Due to the constant request of multiple users I made v3.2-prealpha-sdk1 available yesterday
This means you can now try the latest engine features like
PBR, the new
Profiler and many other cool things.
Notes about this Release:
prealpha means that there isn't even a
alpha1 engine version right now, so we just take what is on master at the time of the build (which also means no reliable engine version, however the engine build is always outputted as you start the sdk). This is also why I hope that you will experience many bugs (so we can fix them!). Specifically I expect PBR Materials and Shadernodes to have some bugs since those are new/not much tested as of now. The SDK has support for PBR and as such I guess you can place Lightprobes and such in the Scene Composer already, but bugs may appear.
With this announcement I want to state a few things about the sdk in general though:
I'll first start with a personal opinion (whining):
In the past, I've seen many people complaining about the sdk. They don't use it because it just sucks.
Now while you are free to have that opinion, there is no way for the SDK to improve.
If you look at the Issues, you'll see there isn't much there. Most of those things are one-time problems with ancient versions on ancient computers or design/feature requests.
While I can understand that it's just more fancy to use IntelliJ with a dark theme while sipping a club mate through you a red straw while maintaining your work-life-balance by playing foosball, I can't see anything bad with netbeans itself. Sure it's not fancy, but technically NB, Eclipse and IntelliJ aren't really far away. For example there is a Gradle Plugin for Netbeans and I use the SDK for all kind of projects. I use it for university projects (they are using jme now ) and all.
Sure you have an opinion but I don't see a reason to hate one IDE or another, you just get used to the workflow. If it's something apart from the workflow, we'd love to hear from you, because that is the only way we can improve at all. This holds true for the engine itself. For example I just discovered that the android tests weren't buildable due to some awt dependencies. No one ever reported that.
I know that sometimes waiting for an issue to be fixed might be annoying, I also know that reporting an issue might not be fun, but even only the subject might help us even KNOWING that there is something wrong. This btw increases the release cycle speed. Take the engine as an example: Since there weren't any reports (positive or negative) the core team just waited a few days/weeks until the next version got released.
It sounds demanding however this is my overall impression at the moment: We need more feedback, more community. It's Open Source, just dare to get your feet wet, technically you can't do anything wrong, we'll help you to help. That is how I started, for example: I had a look at some engine issues which were pretty easy to fix and I submitted PRs for them.
If you for example want to learn about that process for non critical things, take a look at the javadoc warnings appearing during build. Most of the time only a parameter name has been changed, the parameter has been removed or it simply misses two words (e.g.
@param spat, you add
the spatial to process). Missing
@Override's are another common thing, typos, etc.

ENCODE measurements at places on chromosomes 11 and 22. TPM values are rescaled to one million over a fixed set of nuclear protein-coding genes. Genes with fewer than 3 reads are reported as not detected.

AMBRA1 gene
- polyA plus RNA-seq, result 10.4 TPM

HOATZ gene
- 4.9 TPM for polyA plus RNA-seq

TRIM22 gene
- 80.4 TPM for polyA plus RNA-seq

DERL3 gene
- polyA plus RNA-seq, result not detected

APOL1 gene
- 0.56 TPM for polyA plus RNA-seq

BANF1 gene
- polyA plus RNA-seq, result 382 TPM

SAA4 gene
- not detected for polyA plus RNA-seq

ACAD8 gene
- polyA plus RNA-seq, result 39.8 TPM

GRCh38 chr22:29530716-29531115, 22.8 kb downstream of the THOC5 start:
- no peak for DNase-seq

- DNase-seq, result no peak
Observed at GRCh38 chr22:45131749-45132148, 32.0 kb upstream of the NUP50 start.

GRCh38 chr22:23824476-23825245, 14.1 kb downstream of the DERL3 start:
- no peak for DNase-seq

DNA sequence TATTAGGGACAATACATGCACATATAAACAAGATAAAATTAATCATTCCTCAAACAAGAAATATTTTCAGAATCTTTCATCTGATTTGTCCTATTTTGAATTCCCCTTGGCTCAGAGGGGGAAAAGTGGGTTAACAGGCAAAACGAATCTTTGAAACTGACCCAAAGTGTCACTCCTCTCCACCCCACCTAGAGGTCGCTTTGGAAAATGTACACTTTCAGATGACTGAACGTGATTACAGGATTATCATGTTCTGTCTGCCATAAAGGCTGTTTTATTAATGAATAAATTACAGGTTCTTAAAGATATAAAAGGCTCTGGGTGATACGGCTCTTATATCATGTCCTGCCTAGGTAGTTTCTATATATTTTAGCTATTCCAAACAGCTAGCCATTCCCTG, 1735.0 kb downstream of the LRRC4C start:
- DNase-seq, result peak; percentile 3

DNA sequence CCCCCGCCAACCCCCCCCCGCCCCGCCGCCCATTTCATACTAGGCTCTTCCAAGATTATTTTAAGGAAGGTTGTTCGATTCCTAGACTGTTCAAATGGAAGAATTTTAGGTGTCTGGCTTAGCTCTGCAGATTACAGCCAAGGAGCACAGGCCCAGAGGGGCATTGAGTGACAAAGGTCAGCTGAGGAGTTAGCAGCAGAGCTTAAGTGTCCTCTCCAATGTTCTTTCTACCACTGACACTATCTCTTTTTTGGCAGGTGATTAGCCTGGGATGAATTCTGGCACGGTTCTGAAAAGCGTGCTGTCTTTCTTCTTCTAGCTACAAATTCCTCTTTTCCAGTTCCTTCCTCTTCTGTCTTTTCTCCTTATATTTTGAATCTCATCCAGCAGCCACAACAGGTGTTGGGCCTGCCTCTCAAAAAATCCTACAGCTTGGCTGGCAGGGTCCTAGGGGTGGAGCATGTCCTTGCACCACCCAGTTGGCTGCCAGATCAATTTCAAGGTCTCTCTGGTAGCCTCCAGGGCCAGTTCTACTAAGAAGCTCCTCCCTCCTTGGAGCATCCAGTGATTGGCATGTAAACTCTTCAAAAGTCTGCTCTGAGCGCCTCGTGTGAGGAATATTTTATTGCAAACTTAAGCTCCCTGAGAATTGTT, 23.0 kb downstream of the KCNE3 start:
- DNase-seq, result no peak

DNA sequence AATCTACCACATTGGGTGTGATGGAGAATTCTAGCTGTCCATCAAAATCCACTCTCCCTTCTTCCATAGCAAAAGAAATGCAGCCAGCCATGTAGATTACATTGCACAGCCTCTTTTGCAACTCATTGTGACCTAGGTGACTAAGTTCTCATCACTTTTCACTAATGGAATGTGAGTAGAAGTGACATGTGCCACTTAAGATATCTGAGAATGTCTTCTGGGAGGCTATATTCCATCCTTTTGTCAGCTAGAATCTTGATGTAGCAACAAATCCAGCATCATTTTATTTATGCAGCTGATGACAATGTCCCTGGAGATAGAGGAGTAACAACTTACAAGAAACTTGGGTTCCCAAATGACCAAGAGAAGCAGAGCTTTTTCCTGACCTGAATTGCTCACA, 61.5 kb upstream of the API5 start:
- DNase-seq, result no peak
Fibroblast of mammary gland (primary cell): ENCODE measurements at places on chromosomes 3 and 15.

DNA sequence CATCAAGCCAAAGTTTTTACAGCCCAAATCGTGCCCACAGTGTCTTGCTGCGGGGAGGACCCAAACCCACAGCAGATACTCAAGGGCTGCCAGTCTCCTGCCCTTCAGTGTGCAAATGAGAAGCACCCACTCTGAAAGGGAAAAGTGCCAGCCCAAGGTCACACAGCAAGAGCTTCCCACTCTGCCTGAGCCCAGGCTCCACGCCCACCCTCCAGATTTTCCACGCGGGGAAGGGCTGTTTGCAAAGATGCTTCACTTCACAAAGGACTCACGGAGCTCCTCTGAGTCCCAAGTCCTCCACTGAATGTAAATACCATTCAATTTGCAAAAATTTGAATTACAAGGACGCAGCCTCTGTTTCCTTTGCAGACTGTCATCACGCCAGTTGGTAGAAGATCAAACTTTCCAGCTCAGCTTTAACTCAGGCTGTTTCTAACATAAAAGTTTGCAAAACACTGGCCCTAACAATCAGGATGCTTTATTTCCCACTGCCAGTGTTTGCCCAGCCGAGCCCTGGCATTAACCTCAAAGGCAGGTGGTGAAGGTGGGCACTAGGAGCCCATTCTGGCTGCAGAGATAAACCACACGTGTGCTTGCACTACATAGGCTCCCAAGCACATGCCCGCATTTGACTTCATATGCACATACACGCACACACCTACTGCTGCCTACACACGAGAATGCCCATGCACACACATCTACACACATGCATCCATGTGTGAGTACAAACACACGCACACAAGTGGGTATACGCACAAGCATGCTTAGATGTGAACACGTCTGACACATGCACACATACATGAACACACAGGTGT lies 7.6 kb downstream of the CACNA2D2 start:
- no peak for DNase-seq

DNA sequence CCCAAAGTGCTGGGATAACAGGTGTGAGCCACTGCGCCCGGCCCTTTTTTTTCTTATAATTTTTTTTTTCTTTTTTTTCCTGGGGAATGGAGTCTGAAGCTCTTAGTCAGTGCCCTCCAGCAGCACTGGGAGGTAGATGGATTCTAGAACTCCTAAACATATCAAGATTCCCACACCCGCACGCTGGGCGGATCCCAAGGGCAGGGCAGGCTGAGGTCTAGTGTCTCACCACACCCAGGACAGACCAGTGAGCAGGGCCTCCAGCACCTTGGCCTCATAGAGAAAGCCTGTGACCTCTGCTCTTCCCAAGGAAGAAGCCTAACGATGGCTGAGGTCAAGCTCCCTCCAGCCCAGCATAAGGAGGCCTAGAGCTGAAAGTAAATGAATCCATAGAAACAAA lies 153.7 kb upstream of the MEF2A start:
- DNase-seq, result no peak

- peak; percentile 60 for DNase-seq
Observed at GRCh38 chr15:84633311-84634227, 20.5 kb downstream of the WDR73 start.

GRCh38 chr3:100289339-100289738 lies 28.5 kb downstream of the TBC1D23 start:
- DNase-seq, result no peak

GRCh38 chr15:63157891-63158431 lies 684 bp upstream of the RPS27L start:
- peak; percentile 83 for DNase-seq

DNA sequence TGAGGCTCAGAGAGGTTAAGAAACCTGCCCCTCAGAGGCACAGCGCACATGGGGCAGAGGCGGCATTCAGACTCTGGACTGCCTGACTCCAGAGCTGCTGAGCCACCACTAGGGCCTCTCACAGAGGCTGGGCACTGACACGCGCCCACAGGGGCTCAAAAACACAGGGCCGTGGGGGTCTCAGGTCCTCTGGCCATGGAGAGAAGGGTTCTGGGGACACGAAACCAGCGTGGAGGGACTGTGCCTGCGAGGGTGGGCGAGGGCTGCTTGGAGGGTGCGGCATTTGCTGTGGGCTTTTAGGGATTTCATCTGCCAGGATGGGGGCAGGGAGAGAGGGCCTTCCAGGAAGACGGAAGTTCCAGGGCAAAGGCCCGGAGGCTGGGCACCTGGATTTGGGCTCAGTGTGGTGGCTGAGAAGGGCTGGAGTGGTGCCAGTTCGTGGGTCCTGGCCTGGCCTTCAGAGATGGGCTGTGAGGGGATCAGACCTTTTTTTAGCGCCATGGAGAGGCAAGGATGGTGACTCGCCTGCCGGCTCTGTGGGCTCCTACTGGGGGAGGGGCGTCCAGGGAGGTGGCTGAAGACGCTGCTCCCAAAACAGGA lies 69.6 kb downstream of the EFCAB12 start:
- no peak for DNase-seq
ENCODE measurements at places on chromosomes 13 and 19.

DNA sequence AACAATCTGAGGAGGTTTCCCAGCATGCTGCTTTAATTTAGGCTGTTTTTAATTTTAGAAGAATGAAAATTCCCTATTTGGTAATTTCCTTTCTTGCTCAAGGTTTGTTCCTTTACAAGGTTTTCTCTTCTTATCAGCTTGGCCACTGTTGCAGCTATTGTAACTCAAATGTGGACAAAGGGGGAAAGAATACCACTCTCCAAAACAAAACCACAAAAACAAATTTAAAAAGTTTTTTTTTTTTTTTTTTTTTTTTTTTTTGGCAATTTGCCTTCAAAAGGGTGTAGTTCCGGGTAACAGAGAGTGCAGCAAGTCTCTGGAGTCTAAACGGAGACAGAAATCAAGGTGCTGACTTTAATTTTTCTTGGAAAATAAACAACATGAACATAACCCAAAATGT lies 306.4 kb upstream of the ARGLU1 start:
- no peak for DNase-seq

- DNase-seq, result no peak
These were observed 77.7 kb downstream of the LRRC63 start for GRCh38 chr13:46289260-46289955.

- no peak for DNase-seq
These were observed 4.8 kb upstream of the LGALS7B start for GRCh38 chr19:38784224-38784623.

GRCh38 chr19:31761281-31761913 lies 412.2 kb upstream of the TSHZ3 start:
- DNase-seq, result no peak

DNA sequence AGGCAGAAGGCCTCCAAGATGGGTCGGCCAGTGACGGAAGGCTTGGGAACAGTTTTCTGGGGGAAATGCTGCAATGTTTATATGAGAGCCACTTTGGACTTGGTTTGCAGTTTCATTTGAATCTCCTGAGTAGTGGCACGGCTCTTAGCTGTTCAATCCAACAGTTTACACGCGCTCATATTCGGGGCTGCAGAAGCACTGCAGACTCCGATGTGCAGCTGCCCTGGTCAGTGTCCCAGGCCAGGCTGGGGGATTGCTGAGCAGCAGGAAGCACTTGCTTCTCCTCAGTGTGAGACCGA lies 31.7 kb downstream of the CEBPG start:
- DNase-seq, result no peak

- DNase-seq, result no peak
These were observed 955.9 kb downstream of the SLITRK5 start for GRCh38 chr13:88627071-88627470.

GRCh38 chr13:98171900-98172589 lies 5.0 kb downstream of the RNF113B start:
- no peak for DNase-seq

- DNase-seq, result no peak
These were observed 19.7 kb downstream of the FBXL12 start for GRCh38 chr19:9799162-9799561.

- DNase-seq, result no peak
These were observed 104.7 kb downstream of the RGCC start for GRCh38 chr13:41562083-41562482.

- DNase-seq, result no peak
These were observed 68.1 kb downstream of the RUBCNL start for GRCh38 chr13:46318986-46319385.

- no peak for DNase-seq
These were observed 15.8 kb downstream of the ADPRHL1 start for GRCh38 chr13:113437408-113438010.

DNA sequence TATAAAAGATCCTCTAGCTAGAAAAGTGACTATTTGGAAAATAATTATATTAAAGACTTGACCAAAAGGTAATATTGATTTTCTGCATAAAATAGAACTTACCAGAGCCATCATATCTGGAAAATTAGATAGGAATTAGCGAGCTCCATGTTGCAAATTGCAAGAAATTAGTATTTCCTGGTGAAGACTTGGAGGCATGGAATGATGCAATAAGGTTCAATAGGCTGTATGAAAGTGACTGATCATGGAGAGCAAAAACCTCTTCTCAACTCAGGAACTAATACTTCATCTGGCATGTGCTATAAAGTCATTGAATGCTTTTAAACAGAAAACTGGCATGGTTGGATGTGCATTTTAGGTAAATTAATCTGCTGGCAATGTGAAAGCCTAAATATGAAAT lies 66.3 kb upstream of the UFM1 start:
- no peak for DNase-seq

These are things were you can learn how to do it without much effort (e.g. trying to understand the problem and all), and we'd be happy to see you on board. We're also open to bigger changes and actual bugfixes, if you feel ready, just make sure to format your code properly (SDK: Source->Format) and have a descriptive PR.
If you are still reading here then you might ask yourself the same question as I do now: Why the hell did I write so much about something so obvious, I don't know
Building the SDK on your own:
Why don't the updates work:
I've written it multiple times and considering the amount of text I already put into my opinion I am keeping this short:
We used to have an own server/webspace
updates.jmonkeyengine.org. I consisted of a maven repository and the netbeans/sdk repository where plugins and updates were stored. I think this server was a sponsorship deal arranged by a monkey. Anyhow as it happens mostly for OSS: People disappeared, got distracted by own projects, got kidnapped by Arnold or killed by HAL-9000.
This lead to us being unable to publish several maven artifacts (
jme3-testdata, etc), because for
jCenter they might be ToS violating (Test Data has no code or javadoc, it's all resources).
Apart from that, SDK plugins and updates stopped working.
To prevent such a kind of issue again, we are actually trying to reduce complexity by relying on other services (instead of our jenkins server we use travis, instead of our own maven there is jCenter), but we still miss that part for the SDK:
Technically we only need some Webspace with FTP or SSH (SCP) access. However this should be some Open-Source Plan (no arranged manual sponsorship and such) possibly accessible using Github Team Sign On, so that unless the whole team is kidnapped, there is always the chance to recover.
We'd need something like a cloud storage, web space thing, some CDN, AWS, I don't know what
We do not want to setup a server or something like this though, just FTP and go. However we need Directory Listings to be enabled.
Feel free to suggest something to us as long as it's a publicly available deal for Open Source Projects (Since everything else adds inreliability and uncertainity). I tried searching myself however a search only brings up
open source cloud software instead of
cloud for open source software
I even had a look at
github:ripienaar/free-for-dev however I don't know if I've overlooked something.